The same problem occurs on the propellers of high-speed power boats, which employ design features that encourage ventilation to mitigate the cavitation. However, the same approach has never been attempted in sailing.
‘They’re not performing the same duty; they’re not inclined to the surface in the way that ours is, so we have a unique situation in applying these types of foils,’ Barnsley said.
‘It’s very hard for us to find data to characterise the things we’re actually going to use, so we’re proceeding on a sort of trial-and-error basis — this is the nature of being in the exploratory zone we’re in.’
Unlike the teardrop shape of almost all other foils, the new design uses ventilated foils shaped more like sharp wedges. Air is forced to come down from the surface to ventilate the foil, meaning that only one side is used to grip the water, removing the low-pressure part of the flow from the foil surface and, in theory, negating cavitation.
After officially launching in April from its base in East Cowes on the Isle of Wight, VSRII was promptly shipped to Namibia where initial trials were carried out.
These concluded on 14 December with some mixed results. They achieved impressive peak speeds of 50+ knots with no sign whatsoever of the instability of VSRI — but the outright unpowered record remained elusive, as did stratospheric dreams of 60+ knots.
The team believed that its foils were essentially too large to allow full ventilation to occur before cavitation set in, consequently meaning that the boat ’just digs itself a hole and falls into it’, as pilot Paul Larson put it.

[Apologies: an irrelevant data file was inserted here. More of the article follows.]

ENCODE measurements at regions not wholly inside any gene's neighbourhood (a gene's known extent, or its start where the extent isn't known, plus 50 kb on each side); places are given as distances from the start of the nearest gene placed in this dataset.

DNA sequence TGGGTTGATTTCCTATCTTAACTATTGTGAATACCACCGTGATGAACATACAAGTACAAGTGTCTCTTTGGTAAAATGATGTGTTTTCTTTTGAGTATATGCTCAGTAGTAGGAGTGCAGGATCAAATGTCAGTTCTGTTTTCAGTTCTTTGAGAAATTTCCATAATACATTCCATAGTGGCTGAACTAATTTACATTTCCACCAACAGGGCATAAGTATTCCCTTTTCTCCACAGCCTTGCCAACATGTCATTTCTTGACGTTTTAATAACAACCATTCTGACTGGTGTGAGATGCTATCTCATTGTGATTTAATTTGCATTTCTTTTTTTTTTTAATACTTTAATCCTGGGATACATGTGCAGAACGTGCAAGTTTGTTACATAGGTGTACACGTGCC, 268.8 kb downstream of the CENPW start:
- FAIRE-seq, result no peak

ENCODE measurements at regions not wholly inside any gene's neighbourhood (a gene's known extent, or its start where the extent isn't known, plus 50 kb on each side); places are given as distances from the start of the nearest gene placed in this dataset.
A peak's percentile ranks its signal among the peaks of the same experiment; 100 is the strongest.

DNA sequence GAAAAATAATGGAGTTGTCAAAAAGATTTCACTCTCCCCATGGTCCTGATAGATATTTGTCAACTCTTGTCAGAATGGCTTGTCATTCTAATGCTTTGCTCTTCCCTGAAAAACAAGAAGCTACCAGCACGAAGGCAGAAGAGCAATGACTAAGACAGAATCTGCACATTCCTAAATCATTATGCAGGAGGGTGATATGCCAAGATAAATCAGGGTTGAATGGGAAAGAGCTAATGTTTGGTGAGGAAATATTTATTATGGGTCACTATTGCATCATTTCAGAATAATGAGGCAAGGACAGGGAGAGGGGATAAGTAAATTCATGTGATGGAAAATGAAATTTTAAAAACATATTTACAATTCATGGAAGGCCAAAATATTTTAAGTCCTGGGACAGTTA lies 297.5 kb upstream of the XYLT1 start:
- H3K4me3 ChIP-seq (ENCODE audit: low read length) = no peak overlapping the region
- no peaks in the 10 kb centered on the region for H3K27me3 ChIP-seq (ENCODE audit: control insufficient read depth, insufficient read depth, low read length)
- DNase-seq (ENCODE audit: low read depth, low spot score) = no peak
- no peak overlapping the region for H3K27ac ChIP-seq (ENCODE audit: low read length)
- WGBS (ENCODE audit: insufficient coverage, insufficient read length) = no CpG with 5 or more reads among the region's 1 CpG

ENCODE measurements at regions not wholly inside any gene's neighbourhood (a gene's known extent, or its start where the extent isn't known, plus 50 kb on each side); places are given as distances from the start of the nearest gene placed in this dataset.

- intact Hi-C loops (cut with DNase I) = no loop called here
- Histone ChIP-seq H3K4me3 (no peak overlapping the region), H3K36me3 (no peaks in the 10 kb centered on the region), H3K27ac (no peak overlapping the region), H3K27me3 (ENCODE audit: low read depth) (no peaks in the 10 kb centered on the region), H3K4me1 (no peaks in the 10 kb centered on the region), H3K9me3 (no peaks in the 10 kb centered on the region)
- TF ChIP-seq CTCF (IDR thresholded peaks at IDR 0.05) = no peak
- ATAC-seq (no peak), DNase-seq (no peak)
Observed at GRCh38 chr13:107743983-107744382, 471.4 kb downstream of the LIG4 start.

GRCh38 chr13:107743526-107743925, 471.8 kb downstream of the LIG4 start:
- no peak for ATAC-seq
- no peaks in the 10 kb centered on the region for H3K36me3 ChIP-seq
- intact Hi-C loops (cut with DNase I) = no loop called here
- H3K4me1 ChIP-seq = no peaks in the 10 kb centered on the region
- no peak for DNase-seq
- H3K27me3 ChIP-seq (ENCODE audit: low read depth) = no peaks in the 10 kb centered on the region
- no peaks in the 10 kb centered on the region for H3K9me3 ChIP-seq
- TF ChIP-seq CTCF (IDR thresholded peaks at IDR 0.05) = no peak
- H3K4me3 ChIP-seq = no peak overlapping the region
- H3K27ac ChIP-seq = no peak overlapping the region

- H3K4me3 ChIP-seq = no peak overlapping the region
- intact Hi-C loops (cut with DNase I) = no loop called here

‘We’ve been too conservative, not forcing it to go into the new zone quickly enough, in this other phase of flow. You just need a certain level of efficiency from your foil to extend into that speed range and then the performance is guaranteed,’ Barnsley said.
‘We know working backwards that once you get to 57 knots the way through to 65 even 70 is opened up because, fundamentally, nothing changes once you’re through that barrier. You’re into a whole new zone and the only limit is the the strength because as you go faster everything will be loaded up more.’
The team has already chewed over recent events in Namibia and has a concept design for a new set of foils that Barnsley says they have ‘absolute confidence in’. Provided additional funding is forthcoming, the team hopes to do further trials at Walvis Bay in March 2012 and, if it is seeing suitably high speeds, it will call in timekeepers from the WSSRC.
Larson summarised the situation: ‘With this much innovation, sometimes you have to ’unlearn’ aspects of what you know so that you can be open to the new ways that will ultimately take you forward. Before it was all about the record itself. In a way we have moved beyond that and are trying to break through the very physics of the sport itself.’